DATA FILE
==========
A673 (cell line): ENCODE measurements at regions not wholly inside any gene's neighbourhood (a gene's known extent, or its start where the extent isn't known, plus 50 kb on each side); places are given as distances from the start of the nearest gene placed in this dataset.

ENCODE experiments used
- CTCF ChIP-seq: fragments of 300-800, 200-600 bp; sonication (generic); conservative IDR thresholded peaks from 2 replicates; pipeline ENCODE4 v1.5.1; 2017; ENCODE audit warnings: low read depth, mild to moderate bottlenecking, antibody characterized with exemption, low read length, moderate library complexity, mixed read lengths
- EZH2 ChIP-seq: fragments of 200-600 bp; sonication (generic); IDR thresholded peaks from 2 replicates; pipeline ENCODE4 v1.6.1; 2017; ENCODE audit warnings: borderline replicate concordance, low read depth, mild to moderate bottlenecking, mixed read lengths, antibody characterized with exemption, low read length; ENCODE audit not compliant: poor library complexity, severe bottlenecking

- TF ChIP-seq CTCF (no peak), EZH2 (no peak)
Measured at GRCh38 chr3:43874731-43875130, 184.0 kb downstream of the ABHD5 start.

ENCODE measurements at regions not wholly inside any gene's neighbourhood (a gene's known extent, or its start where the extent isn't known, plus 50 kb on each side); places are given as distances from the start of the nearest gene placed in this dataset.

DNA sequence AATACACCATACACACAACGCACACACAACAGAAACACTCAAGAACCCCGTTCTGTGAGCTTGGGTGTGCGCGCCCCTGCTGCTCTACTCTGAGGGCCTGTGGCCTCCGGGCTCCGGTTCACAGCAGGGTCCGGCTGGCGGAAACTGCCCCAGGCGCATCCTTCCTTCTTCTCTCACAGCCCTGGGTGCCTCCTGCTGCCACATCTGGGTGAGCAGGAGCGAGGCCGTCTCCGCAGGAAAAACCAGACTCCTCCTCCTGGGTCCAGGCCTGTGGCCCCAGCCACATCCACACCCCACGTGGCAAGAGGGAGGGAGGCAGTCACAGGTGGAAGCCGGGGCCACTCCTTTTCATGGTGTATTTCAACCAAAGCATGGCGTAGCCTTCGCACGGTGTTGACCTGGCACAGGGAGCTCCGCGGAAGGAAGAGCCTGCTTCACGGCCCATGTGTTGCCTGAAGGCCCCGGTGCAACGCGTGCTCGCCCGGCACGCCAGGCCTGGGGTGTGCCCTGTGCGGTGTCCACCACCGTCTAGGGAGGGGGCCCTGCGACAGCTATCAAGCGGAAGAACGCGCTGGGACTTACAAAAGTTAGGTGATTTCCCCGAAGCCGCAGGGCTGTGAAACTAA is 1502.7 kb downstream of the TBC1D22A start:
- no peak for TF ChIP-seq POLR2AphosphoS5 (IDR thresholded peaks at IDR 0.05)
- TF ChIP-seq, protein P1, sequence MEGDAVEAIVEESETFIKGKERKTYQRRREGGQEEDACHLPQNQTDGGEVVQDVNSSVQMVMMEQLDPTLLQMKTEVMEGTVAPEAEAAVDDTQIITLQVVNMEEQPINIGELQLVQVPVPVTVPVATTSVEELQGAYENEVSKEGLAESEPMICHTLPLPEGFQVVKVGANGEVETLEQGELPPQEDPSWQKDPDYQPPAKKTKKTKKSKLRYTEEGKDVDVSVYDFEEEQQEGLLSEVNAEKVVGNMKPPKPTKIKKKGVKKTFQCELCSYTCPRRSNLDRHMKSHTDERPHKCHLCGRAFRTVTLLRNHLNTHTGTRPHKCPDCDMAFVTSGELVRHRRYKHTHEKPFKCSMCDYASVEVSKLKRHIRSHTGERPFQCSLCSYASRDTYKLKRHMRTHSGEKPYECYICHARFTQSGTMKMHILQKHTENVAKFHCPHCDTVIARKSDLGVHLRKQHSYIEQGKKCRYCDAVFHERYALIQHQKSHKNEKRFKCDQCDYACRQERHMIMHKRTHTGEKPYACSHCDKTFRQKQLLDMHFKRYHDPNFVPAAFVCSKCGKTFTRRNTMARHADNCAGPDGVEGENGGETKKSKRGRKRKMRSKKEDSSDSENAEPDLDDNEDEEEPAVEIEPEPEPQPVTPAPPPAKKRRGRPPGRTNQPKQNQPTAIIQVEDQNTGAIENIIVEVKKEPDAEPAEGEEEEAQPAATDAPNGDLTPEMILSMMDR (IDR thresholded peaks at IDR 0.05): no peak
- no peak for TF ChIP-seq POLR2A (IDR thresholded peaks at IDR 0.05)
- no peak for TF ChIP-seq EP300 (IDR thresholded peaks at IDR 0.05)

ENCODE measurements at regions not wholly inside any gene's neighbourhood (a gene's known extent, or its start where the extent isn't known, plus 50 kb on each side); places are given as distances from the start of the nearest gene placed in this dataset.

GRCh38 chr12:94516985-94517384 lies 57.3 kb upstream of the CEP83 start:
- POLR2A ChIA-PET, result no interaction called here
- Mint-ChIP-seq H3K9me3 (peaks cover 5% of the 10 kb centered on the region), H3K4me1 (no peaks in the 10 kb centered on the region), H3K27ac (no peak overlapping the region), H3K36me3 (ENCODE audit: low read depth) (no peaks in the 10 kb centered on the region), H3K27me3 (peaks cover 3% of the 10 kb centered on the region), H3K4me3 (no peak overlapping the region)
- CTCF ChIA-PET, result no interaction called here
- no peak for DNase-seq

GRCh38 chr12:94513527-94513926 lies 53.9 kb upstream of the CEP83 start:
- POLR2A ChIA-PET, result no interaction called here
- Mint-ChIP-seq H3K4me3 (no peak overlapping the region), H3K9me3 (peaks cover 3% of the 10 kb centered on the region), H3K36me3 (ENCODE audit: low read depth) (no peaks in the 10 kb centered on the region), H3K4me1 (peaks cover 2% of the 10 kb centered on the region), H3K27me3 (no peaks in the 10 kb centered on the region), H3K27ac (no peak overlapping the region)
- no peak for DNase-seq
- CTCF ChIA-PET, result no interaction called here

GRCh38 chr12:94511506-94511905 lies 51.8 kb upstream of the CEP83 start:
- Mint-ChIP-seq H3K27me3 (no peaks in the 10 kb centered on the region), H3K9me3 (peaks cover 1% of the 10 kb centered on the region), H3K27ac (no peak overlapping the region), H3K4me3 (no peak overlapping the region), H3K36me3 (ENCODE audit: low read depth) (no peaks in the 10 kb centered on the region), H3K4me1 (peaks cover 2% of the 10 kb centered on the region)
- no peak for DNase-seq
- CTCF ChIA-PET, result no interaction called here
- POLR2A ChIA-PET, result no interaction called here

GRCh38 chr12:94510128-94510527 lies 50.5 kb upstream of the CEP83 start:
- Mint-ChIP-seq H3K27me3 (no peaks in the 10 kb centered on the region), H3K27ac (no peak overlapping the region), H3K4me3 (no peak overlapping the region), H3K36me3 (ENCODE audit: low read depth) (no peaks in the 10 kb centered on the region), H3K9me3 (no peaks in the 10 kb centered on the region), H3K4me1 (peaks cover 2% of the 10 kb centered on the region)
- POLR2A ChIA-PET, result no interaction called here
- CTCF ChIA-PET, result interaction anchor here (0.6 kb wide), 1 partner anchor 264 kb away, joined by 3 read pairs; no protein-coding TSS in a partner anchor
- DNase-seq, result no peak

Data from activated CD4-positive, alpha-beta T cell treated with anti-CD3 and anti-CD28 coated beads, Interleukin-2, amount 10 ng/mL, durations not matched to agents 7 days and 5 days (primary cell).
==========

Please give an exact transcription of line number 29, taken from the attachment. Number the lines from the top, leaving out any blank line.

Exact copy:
GRCh38 chr12:94510128-94510527 lies 50.5 kb upstream of the CEP83 start: